The linchpin interview with Matt Sandusky, the family's adopted son, is sad and conflicted, but you sense that there's a part of the story that either he didn't want to discuss, couldn't discuss or wasn't pushed by Bar-Lev to discuss. I don't know. I only know that Matt Sandusky's story is heavily centered on his early interactions with Sandusky, the life Sandusky saved him from, and only hovers around the testimony he was prepared to give at trial had it been required. One could argue that Matt Sandusky's role in "Happy Valley" is to reenforce the subterfuge of Jerry Sandusky's good acts, not in any way as a justification for what Jerry Sandusky did, but as the explanation for how people outside of the immediate sphere of the scandal might not have known.
While the victims have only Matt Sandusky and a lone attorney to speak for them, Joe Paterno, even in death, is represented by a legion of defenders. Sons Jay and Scott, plus wife Sue are variably aggressive in their maintenance that Joe Paterno did all that was legally required of him in the case and that he was the victim of a witch hunt meant to clear out all symbolic ties to Jerry Sandusky without addressing the real scandal. Nobody related to Paterno is going to give the slightest acknowledgement that legal requirements and ethical/moral in loco parentis requirements might be different things and who would expect them to be? Sportswriter and Paterno biographer Joe Posnanski has been in the awkward position of semi-official Paterno apologist for two years now and it's a role he maintains. Posnanski, truly one of my favorite baseball writers and author of a 100 Greatest Players series that has been an absolutely Godsend standing in Sundance lines, gets to be the amanuensis for the revelation that an ailing Paterno confessed to him that he wished he had done more, but Posnanski's position has always been one of insisting that the totality of Paterno's life needed to be remembered and honored, not just the scandal. If you still view Paterno as a hero, you'll cheer these talking heads. And if you have doubts, you'll cringe. And in a perfect world, I guess you'll bicker with the person who was watching with you, unless you happen to have watched with a room full of people who don't especially care about football.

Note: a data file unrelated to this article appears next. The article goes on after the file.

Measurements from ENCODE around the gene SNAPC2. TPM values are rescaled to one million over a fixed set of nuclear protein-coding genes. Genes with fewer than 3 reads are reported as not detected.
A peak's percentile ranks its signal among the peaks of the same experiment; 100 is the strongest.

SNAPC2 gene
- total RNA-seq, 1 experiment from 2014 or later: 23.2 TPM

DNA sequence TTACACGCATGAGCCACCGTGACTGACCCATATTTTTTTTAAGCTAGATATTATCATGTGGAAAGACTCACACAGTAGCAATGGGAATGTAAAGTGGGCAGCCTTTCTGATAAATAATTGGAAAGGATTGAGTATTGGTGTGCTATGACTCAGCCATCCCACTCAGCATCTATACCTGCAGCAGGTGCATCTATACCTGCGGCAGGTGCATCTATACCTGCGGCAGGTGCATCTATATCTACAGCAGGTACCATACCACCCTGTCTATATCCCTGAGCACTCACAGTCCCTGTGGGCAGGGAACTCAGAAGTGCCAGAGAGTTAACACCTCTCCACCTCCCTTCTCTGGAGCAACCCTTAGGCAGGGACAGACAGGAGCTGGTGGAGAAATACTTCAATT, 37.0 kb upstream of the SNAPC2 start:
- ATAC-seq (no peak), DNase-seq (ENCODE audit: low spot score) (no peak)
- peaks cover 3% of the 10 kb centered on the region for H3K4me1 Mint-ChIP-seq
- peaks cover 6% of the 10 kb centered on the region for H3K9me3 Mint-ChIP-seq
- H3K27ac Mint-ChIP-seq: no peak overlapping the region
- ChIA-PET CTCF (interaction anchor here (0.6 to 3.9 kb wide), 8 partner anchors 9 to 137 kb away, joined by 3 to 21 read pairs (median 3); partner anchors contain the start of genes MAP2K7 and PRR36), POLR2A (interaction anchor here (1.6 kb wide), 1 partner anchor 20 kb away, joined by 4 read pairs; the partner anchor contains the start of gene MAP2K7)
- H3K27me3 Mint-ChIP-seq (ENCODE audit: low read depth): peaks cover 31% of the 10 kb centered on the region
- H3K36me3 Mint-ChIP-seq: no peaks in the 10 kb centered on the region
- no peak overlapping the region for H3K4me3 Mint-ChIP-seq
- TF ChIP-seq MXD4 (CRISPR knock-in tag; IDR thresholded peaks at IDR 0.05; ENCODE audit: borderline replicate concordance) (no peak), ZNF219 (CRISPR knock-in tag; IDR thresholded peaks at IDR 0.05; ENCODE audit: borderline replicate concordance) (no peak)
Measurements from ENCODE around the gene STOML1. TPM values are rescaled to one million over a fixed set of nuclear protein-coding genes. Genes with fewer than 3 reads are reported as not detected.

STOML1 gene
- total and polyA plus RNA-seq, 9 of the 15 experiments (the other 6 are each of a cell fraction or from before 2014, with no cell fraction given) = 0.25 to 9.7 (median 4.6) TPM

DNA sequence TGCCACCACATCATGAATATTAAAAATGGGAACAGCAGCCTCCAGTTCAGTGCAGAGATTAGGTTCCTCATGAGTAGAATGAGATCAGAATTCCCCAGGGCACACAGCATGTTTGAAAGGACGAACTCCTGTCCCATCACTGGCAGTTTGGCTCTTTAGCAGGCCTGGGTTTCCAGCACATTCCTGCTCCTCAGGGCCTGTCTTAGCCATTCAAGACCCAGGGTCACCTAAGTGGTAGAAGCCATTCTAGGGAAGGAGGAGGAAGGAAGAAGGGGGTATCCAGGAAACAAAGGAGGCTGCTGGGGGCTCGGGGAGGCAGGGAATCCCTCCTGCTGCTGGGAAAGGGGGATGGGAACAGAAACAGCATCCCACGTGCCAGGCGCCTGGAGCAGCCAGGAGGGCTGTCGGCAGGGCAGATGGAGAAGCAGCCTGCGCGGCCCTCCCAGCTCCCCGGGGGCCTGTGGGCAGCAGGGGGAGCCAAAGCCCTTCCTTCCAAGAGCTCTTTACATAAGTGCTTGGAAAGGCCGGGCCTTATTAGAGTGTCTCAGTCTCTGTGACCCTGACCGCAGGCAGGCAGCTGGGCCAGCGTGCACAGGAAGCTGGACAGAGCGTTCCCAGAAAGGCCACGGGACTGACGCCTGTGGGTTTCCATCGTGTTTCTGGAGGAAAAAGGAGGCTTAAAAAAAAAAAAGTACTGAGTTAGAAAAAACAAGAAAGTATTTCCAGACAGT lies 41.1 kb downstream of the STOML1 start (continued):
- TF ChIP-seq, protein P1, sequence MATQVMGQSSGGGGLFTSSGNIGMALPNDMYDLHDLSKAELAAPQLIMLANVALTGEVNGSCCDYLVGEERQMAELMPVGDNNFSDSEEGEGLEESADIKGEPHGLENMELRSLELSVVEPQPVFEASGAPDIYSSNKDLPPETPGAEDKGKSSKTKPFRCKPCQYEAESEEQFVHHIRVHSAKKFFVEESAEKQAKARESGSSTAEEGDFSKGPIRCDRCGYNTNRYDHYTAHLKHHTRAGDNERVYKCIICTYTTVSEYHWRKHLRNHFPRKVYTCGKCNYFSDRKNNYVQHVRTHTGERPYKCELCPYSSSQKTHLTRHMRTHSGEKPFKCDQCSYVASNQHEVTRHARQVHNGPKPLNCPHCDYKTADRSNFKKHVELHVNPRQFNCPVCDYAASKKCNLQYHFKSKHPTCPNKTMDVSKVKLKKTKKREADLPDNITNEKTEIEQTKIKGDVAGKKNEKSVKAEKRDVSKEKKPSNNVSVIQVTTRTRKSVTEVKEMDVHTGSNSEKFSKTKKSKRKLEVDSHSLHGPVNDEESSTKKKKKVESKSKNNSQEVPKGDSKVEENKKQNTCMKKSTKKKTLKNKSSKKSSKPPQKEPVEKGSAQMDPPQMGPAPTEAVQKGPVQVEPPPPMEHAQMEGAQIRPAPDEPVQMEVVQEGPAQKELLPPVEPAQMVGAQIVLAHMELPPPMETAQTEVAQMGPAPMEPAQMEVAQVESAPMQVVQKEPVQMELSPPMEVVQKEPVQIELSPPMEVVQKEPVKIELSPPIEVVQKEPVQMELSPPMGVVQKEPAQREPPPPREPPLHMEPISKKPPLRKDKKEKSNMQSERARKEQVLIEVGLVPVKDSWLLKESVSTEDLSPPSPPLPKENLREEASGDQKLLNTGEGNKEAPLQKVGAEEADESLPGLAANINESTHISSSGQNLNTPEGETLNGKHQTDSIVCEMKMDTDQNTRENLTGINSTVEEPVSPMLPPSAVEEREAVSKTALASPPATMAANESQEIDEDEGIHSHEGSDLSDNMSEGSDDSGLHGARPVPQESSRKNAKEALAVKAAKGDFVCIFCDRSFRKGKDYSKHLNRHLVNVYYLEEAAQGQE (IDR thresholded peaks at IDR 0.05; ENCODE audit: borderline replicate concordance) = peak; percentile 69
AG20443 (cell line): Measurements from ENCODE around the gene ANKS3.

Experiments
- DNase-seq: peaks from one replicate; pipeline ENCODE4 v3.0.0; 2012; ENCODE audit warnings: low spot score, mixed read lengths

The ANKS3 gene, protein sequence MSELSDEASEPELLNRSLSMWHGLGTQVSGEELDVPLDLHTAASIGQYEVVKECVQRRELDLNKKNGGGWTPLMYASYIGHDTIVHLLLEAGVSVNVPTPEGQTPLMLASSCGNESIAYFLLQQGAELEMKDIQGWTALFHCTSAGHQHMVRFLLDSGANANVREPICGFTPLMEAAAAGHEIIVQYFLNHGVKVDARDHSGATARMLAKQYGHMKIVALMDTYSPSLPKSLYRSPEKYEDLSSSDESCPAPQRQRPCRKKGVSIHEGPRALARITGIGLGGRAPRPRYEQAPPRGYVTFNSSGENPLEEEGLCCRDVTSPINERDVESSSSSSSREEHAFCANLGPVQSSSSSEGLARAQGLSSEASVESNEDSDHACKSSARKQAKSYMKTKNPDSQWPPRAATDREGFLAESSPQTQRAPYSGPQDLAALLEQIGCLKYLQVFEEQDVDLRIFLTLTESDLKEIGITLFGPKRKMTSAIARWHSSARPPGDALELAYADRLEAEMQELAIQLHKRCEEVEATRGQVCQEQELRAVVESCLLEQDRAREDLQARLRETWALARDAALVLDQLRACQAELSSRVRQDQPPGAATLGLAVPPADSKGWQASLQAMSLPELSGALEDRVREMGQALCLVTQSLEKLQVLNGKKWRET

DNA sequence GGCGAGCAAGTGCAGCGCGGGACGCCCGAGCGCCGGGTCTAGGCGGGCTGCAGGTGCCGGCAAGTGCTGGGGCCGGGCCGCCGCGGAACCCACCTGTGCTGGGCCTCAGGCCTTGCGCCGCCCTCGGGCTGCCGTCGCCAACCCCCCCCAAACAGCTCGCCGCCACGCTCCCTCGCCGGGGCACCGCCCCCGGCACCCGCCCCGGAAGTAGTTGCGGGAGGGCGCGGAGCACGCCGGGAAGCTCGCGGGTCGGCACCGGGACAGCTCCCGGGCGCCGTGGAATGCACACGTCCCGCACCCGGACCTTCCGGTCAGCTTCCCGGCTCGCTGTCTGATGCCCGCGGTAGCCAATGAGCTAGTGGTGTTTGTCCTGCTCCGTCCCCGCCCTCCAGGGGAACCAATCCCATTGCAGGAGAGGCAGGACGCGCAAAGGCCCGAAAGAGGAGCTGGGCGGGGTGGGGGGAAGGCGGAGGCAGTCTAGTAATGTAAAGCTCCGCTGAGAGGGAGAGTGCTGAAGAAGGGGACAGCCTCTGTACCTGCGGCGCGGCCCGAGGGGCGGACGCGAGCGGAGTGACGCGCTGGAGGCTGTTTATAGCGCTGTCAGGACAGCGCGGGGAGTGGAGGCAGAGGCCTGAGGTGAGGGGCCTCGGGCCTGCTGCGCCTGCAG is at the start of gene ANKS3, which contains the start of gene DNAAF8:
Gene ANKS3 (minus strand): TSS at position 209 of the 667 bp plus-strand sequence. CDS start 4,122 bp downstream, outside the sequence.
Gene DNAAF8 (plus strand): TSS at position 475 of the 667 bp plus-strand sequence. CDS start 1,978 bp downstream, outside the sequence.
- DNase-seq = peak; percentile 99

The fight over Paterno's legacy will probably be one that continues for decades and it provides "Happy Valley" with some of its most gripping and awkward moments. The heated fights between pilgrims and protestors at a since-removed Paterno statue will probably produce cringing no matter how you feel about a coach who graduated players, ran a clean program, won football games, but also felt that notifying university authorities about Sandusky was enough.
The Paterno statue is a flashpoint for controversy and, at one point, somebody says that this is why you don't erect statues to living people. I realize that this is the second time I've made a statue/documentary comparison in two days, but Bar-Lev is staring down the challenge of constructing a documentary around a living story. Bar-Lev is making the version of "Happy Valley" that he has the access to make at this second, but the movie he's made exposes some of the differences between news reporting and documentary filmmaking. A news report one day can be embellished with the changes to the story that come the next. A documentary has to sit there and be the thing it is, the thing that the director steered to towards being and the thing that access allowed it to be.
You can probably tell that I'm battling with my feelings about "Happy Valley." Bar-Lev is a good filmmaker and on all technical levels, "Happy Valley" has polish and momentum. I just wonder if, like Michael Pilato, Bar-Lev is going to look at this movie and constantly wish he could go in and repaint and eradicate the halos, as it were.
Everything: Sundance Film Festival